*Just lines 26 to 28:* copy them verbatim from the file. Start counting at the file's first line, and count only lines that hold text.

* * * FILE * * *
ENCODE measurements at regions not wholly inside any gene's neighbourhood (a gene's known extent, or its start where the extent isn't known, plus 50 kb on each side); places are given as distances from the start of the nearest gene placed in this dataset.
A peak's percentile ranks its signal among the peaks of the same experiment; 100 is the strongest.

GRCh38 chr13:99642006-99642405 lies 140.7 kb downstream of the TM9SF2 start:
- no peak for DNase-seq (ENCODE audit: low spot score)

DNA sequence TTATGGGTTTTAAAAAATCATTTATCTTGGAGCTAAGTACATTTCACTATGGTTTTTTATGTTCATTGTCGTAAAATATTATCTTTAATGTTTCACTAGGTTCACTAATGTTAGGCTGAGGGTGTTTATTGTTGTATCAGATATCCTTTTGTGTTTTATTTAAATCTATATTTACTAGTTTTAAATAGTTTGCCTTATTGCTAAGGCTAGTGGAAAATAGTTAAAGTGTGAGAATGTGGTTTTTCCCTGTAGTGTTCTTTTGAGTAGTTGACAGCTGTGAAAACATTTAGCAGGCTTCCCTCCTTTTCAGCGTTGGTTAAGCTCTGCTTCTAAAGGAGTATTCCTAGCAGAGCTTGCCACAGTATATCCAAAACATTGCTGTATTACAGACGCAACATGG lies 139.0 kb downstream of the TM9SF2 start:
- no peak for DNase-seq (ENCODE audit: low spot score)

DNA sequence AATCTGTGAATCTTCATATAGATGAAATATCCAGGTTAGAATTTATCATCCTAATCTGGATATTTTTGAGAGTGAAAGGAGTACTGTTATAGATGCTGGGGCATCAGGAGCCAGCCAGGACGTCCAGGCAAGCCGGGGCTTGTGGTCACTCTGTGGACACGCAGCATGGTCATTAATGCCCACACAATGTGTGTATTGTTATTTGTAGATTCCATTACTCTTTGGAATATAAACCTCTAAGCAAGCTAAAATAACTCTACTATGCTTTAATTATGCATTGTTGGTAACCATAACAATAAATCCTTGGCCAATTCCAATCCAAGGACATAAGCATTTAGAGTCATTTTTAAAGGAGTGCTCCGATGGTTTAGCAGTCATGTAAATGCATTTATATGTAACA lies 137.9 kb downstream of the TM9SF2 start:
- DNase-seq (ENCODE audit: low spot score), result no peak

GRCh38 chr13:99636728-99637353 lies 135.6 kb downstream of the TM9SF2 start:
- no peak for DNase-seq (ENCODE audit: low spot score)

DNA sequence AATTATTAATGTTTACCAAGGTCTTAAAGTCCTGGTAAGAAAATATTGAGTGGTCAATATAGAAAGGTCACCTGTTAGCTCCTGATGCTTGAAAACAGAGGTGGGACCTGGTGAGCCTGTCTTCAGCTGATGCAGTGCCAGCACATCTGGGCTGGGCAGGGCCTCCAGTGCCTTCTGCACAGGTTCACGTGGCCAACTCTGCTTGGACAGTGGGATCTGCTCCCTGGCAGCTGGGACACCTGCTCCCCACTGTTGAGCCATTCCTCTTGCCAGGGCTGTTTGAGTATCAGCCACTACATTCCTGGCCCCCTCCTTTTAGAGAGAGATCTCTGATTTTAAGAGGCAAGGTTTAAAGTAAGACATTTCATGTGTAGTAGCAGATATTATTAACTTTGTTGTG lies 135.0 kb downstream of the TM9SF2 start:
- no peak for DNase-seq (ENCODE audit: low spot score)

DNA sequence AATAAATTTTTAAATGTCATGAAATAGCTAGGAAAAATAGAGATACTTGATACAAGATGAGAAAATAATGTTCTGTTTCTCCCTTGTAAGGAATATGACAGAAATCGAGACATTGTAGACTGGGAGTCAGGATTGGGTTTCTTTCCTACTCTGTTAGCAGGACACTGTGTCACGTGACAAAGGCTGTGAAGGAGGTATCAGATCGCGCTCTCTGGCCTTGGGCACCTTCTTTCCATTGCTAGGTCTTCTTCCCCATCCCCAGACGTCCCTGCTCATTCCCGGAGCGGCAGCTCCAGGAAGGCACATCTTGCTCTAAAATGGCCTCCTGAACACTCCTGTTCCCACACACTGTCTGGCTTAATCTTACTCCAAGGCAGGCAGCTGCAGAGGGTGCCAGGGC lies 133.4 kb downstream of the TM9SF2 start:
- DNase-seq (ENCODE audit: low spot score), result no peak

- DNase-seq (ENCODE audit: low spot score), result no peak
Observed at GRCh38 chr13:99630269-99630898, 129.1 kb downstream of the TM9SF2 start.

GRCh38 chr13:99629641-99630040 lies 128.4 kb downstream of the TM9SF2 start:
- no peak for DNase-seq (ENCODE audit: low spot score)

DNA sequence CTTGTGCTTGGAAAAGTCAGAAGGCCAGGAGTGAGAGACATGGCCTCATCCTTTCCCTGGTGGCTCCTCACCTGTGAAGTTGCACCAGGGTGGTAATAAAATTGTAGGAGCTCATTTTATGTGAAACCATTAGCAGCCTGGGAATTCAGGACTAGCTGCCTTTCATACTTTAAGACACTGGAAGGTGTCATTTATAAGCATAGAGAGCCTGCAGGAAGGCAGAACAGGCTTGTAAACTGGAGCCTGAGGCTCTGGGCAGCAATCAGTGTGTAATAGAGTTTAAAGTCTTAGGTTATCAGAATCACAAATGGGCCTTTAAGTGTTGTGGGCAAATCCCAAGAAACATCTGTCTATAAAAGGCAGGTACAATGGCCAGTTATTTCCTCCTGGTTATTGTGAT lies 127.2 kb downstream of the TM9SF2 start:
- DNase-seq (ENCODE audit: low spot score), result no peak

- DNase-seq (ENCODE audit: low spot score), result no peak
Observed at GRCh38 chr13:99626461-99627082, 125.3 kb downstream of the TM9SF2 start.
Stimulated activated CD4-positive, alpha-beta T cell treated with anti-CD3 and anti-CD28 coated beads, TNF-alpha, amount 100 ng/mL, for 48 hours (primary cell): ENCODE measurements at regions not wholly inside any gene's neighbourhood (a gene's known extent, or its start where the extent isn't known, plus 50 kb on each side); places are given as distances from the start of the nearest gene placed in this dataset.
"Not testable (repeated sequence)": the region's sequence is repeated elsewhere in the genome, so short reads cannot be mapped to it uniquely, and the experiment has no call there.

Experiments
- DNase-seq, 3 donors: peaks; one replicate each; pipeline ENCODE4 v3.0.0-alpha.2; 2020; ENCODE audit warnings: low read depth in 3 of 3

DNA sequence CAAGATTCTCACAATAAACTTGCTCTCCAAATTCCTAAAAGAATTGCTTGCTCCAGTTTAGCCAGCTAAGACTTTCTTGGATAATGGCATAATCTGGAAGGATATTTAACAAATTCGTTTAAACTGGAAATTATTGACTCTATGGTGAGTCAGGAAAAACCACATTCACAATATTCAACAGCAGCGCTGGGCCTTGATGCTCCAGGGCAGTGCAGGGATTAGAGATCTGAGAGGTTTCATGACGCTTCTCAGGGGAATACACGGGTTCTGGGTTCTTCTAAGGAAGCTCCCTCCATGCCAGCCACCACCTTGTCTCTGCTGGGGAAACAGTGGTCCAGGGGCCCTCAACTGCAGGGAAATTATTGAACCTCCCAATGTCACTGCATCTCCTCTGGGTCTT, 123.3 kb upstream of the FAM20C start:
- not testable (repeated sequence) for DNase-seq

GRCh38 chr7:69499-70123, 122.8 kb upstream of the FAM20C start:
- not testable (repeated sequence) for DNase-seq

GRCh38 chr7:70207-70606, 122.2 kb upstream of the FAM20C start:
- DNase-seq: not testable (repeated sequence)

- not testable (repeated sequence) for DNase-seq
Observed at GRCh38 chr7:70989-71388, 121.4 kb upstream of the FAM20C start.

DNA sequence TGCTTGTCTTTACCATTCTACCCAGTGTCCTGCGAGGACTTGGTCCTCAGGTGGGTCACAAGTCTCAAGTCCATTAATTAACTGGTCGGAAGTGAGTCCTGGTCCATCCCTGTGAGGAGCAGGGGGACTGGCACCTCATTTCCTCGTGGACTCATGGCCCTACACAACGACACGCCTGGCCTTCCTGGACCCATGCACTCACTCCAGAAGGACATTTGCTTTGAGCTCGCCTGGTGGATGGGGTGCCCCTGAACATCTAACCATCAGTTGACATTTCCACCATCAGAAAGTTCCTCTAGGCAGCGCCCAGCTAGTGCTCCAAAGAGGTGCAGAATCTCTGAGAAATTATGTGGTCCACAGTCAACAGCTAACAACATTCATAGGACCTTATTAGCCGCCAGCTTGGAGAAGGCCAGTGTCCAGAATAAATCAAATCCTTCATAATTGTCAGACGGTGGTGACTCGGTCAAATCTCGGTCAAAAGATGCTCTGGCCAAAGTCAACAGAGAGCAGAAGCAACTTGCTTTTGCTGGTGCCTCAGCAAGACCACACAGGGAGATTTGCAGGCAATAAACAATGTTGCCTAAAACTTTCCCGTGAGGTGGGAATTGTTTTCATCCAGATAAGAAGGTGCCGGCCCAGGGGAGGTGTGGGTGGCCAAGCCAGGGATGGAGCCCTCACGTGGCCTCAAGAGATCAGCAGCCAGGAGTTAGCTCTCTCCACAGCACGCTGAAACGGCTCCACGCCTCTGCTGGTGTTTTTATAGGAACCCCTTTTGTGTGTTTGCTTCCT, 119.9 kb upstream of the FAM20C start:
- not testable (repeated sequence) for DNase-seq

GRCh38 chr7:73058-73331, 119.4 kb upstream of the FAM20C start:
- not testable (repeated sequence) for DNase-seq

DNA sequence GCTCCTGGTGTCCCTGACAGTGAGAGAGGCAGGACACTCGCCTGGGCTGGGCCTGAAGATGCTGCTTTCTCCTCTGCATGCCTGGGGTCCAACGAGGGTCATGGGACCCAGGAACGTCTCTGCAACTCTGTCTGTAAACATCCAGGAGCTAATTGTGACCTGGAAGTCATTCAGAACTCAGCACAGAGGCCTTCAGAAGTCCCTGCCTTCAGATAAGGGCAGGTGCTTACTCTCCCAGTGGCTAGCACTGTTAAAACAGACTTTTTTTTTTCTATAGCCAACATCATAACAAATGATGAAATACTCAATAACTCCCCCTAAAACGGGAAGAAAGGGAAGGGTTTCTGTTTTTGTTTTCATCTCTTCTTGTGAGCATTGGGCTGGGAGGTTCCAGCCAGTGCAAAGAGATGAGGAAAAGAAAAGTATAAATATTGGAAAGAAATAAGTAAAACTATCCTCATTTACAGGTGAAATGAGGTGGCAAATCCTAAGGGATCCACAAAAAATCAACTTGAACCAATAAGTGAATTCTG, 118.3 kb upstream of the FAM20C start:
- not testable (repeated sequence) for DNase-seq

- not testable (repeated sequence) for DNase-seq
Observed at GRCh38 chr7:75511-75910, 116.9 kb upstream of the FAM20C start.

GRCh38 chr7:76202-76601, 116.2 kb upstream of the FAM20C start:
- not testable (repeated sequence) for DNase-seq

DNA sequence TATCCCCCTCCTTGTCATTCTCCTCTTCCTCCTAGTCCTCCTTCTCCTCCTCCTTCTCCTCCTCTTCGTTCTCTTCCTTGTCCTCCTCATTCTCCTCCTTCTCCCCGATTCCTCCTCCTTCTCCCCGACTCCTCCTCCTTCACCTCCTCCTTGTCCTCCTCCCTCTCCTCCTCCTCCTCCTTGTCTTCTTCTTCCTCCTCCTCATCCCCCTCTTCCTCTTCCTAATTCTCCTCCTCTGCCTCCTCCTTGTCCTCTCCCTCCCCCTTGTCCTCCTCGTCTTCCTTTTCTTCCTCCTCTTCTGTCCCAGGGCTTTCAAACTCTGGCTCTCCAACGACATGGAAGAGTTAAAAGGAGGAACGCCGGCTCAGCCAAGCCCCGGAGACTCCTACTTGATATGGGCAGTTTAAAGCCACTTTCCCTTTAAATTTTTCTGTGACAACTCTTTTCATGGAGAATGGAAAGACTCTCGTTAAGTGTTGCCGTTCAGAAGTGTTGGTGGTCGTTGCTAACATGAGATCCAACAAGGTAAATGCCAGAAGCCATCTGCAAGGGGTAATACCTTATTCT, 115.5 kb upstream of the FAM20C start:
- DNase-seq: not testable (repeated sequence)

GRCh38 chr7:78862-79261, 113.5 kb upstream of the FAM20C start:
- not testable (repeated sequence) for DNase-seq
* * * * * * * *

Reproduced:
- DNase-seq, 3 donors: peaks; one replicate each; pipeline ENCODE4 v3.0.0-alpha.2; 2020; ENCODE audit warnings: low read depth in 3 of 3

DNA sequence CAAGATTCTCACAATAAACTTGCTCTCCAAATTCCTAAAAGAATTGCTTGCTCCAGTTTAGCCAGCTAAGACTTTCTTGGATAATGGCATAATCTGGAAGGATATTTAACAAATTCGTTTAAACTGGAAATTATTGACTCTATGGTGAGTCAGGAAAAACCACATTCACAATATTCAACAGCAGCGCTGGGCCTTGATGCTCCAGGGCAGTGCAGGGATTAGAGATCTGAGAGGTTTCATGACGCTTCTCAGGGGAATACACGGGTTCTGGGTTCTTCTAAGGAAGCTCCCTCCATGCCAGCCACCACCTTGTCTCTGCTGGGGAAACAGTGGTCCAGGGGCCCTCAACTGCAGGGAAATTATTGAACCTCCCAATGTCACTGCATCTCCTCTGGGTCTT, 123.3 kb upstream of the FAM20C start:
- not testable (repeated sequence) for DNase-seq